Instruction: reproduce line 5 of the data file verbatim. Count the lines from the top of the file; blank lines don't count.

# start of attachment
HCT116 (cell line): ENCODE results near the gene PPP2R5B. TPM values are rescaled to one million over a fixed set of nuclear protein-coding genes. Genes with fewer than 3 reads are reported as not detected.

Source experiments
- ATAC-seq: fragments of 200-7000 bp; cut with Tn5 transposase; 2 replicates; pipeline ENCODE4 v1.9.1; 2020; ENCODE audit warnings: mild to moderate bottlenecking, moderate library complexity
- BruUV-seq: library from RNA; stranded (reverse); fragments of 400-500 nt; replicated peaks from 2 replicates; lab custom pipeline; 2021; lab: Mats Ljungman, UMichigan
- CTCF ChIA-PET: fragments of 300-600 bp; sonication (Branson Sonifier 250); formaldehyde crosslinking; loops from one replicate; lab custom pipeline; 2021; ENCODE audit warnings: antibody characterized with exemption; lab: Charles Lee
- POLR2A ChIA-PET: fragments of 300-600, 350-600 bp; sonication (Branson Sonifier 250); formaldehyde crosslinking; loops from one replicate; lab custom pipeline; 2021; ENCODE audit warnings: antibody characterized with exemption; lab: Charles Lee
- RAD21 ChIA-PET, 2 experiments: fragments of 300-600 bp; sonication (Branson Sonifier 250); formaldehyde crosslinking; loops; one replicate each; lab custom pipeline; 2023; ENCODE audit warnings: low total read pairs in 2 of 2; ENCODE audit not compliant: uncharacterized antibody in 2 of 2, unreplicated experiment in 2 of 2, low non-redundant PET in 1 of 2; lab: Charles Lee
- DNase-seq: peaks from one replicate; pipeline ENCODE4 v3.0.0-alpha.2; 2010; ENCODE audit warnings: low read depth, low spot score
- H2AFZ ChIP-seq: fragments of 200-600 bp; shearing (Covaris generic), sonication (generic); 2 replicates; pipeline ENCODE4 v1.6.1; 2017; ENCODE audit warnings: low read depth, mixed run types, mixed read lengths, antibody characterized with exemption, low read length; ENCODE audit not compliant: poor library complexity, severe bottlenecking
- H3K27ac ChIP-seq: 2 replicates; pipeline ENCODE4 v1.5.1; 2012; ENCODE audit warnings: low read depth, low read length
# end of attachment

- CTCF ChIA-PET: fragments of 300-600 bp; sonication (Branson Sonifier 250); formaldehyde crosslinking; loops from one replicate; lab custom pipeline; 2021; ENCODE audit warnings: antibody characterized with exemption; lab: Charles Lee